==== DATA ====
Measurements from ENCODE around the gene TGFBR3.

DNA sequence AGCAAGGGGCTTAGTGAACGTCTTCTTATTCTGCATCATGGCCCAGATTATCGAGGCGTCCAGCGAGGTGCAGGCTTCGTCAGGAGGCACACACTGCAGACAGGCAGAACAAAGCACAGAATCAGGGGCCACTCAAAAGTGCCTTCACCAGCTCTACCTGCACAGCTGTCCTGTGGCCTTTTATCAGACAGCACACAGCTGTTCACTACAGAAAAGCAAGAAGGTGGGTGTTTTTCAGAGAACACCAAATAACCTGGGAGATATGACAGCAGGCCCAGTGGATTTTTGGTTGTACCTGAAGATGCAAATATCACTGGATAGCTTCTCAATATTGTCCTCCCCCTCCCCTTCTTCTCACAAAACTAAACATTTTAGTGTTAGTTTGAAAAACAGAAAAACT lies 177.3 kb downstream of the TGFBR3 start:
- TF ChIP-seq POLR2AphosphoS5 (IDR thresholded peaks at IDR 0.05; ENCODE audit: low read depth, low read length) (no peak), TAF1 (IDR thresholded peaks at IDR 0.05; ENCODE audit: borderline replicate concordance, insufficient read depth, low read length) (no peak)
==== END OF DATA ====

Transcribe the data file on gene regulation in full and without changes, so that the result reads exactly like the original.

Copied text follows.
Measurements from ENCODE around the gene TGFBR3.

DNA sequence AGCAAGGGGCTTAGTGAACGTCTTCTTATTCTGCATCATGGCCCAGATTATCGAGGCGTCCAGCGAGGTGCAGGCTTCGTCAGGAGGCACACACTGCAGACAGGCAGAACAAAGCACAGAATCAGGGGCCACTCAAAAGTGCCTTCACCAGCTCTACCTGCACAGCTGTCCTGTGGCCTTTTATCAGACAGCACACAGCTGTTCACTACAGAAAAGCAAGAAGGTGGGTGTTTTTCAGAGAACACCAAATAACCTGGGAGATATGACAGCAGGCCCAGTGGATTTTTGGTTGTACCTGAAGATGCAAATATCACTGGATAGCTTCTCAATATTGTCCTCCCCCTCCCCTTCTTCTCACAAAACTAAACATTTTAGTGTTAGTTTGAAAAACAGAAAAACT lies 177.3 kb downstream of the TGFBR3 start:
- TF ChIP-seq POLR2AphosphoS5 (IDR thresholded peaks at IDR 0.05; ENCODE audit: low read depth, low read length) (no peak), TAF1 (IDR thresholded peaks at IDR 0.05; ENCODE audit: borderline replicate concordance, insufficient read depth, low read length) (no peak)